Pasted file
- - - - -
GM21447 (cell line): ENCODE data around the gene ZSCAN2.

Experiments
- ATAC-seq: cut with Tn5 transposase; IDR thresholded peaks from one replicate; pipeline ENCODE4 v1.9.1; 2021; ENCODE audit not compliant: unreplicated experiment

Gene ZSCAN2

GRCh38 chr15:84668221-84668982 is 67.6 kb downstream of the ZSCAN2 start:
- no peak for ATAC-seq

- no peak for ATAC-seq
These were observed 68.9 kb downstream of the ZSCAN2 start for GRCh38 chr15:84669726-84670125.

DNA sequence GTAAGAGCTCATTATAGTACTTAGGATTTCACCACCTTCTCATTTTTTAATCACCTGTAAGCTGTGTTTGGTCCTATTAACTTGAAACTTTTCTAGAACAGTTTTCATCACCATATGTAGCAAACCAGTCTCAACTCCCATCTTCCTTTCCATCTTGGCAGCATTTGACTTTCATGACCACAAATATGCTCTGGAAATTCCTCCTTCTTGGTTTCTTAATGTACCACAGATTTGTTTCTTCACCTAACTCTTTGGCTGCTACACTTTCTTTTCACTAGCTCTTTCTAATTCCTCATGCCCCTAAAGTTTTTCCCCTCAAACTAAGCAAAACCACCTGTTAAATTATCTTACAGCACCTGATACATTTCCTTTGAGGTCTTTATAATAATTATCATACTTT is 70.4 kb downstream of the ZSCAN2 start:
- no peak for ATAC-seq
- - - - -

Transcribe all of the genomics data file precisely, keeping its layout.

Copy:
GM21447 (cell line): ENCODE data around the gene ZSCAN2.

Experiments
- ATAC-seq: cut with Tn5 transposase; IDR thresholded peaks from one replicate; pipeline ENCODE4 v1.9.1; 2021; ENCODE audit not compliant: unreplicated experiment

Gene ZSCAN2

GRCh38 chr15:84668221-84668982 is 67.6 kb downstream of the ZSCAN2 start:
- no peak for ATAC-seq

- no peak for ATAC-seq
These were observed 68.9 kb downstream of the ZSCAN2 start for GRCh38 chr15:84669726-84670125.

DNA sequence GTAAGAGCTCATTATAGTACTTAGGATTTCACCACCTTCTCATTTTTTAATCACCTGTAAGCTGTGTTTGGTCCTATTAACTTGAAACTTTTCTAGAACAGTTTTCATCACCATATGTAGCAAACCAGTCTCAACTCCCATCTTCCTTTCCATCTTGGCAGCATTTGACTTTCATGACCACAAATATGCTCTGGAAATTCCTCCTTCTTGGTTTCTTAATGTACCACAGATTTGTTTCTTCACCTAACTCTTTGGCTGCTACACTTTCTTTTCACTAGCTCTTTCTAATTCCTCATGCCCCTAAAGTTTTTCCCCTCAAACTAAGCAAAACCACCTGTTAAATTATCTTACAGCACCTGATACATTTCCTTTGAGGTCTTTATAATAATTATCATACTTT is 70.4 kb downstream of the ZSCAN2 start:
- no peak for ATAC-seq